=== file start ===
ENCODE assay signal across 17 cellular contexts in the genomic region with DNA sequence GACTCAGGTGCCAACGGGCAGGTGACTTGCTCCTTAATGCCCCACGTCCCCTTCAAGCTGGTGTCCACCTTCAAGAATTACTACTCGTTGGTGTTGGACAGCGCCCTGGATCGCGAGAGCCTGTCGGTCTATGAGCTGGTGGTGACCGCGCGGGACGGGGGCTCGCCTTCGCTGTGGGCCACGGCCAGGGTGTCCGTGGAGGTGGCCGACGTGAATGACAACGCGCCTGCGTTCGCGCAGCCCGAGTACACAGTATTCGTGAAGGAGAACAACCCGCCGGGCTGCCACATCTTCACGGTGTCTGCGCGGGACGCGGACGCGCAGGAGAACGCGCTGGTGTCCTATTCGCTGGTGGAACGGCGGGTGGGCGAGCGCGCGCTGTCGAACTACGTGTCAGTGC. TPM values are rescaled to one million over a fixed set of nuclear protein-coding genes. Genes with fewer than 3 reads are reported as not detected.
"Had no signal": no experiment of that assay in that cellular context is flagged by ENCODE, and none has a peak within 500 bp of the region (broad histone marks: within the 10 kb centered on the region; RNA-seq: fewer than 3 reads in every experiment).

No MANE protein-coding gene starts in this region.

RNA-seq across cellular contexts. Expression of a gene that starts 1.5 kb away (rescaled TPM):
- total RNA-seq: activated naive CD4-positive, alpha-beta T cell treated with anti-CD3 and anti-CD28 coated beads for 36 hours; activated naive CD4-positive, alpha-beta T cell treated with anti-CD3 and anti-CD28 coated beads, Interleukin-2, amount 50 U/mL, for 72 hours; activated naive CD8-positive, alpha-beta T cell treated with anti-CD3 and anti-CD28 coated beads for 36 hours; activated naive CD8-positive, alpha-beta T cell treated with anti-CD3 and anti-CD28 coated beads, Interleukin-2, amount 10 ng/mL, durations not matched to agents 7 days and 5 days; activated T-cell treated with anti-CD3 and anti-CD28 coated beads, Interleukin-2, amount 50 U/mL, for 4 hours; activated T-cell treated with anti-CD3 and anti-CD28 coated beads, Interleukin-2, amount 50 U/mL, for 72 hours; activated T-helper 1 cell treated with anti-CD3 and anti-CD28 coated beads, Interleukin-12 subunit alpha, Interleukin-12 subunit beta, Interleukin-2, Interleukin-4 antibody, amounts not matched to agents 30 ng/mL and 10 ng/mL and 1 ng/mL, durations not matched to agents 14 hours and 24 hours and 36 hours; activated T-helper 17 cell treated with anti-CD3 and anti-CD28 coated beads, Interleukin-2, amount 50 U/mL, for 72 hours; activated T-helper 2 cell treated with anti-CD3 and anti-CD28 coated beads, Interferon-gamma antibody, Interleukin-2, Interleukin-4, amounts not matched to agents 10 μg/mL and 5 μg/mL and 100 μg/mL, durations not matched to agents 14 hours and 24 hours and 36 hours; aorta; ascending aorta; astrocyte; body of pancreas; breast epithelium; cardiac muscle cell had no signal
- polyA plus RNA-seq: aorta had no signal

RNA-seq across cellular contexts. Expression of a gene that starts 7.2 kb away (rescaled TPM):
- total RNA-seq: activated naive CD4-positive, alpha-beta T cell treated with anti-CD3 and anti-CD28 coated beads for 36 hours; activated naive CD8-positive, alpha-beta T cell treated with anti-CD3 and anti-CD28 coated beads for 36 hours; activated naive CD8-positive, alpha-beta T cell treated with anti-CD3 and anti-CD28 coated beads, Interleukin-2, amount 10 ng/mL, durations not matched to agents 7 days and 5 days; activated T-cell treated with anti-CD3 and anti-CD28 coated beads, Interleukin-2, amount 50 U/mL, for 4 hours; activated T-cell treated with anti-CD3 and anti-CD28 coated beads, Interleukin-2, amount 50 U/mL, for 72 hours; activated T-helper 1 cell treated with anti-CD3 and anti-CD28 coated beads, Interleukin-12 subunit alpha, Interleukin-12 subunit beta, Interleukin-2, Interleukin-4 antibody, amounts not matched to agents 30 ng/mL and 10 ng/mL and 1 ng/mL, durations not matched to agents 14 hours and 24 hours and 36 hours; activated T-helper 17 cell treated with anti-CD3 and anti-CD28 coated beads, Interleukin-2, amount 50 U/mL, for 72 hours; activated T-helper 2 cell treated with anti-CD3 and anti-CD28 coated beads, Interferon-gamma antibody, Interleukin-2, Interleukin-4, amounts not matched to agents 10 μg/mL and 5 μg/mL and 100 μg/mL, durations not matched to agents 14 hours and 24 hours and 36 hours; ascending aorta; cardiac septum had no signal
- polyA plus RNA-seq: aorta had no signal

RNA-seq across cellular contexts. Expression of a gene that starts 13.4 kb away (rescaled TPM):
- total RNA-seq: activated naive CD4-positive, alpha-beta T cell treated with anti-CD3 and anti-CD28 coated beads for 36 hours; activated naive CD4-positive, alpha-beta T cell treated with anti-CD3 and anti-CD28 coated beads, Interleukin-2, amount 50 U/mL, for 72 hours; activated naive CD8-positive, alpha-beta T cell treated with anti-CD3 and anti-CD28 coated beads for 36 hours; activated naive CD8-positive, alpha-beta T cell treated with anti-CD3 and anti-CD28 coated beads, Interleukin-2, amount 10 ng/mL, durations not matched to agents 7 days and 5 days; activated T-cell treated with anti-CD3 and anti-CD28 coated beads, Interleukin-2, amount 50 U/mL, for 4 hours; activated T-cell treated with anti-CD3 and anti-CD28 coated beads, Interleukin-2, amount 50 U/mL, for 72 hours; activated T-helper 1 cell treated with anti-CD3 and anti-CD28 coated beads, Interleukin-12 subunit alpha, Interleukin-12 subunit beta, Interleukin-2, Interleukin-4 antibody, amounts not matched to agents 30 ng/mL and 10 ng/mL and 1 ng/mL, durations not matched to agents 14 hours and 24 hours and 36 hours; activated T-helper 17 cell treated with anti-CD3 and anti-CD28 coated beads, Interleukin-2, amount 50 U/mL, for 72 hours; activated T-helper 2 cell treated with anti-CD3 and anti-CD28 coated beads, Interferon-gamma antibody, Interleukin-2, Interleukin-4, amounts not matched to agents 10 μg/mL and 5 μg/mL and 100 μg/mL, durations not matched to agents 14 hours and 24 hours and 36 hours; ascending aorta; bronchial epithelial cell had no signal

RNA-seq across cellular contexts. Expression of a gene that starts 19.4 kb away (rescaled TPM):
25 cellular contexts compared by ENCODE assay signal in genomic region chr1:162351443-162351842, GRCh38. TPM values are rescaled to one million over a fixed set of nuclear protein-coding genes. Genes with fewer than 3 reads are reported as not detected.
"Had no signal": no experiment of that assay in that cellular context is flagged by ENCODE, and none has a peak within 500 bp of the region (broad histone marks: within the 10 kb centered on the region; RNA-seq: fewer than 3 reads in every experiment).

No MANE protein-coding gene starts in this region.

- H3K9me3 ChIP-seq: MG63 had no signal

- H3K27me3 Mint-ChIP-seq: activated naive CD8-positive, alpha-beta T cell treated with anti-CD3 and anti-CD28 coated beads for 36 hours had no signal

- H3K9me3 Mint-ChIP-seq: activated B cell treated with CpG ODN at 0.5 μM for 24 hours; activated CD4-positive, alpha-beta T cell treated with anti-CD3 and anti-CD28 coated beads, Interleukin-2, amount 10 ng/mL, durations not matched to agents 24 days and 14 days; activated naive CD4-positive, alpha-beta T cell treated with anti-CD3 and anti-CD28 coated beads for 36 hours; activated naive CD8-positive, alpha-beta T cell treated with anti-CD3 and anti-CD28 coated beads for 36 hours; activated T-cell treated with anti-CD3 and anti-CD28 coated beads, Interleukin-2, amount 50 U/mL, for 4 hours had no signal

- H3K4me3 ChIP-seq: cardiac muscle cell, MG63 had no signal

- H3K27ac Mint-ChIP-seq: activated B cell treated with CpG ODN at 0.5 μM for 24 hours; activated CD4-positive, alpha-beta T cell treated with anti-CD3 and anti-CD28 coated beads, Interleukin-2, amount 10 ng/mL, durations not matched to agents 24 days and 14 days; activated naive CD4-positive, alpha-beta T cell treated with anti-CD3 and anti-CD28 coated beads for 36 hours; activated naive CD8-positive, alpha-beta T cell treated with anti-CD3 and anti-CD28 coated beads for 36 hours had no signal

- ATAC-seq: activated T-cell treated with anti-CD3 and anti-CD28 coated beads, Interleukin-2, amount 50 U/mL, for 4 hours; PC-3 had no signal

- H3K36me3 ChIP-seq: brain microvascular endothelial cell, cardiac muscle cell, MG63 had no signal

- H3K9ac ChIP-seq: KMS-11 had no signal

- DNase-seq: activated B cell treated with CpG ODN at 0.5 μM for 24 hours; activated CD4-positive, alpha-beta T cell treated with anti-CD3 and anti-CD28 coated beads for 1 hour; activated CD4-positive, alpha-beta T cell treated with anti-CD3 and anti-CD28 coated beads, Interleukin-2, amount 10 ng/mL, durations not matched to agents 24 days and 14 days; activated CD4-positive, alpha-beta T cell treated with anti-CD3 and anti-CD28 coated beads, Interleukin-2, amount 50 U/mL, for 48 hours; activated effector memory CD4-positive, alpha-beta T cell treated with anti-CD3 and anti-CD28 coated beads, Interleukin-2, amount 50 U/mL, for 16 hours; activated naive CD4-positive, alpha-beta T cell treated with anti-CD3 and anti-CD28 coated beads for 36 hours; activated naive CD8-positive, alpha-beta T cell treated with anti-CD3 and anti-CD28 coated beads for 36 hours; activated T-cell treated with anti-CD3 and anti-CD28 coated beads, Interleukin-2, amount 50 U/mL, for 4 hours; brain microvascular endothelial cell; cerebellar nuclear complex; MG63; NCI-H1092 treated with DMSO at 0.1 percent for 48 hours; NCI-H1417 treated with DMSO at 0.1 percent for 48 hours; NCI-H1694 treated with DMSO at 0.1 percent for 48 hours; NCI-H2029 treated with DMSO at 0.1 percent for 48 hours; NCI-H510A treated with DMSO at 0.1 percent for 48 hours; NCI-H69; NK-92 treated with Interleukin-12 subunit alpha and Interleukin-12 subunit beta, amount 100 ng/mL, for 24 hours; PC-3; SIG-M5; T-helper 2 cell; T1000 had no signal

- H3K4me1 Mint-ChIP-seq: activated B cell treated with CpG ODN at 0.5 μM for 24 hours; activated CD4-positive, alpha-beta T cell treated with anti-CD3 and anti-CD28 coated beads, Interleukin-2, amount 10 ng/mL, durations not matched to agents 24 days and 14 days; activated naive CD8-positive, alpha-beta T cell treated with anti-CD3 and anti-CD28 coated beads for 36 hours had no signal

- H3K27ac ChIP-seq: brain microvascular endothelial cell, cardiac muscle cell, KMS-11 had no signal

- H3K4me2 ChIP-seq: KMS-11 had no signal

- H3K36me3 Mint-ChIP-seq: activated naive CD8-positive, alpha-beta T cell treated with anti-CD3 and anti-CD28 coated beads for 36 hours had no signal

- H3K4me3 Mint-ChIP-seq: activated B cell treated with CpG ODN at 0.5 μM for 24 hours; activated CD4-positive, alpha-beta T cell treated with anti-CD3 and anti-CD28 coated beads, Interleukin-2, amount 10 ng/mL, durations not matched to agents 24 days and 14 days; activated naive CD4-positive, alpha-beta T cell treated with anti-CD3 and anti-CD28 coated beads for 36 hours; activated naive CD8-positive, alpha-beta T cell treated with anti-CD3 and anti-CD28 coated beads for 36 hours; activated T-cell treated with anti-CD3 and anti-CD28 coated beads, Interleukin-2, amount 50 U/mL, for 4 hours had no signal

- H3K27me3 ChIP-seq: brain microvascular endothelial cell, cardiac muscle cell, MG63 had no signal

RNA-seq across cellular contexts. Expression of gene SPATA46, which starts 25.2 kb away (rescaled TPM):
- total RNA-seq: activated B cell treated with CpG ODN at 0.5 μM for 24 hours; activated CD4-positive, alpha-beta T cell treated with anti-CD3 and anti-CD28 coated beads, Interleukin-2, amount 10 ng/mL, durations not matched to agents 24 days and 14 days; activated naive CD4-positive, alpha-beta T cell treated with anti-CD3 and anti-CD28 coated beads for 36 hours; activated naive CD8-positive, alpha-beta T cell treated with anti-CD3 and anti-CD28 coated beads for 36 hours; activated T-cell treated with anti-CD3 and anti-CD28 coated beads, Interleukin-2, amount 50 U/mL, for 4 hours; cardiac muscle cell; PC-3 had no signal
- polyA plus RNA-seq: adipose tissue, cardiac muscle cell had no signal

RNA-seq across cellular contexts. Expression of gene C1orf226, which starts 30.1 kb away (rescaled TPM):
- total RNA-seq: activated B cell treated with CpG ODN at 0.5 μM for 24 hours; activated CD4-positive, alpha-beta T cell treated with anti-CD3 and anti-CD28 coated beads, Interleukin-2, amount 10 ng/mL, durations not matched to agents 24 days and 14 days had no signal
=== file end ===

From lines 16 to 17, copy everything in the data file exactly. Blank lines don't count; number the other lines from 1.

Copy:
- H3K9me3 ChIP-seq: MG63 had no signal

- H3K27me3 Mint-ChIP-seq: activated naive CD8-positive, alpha-beta T cell treated with anti-CD3 and anti-CD28 coated beads for 36 hours had no signal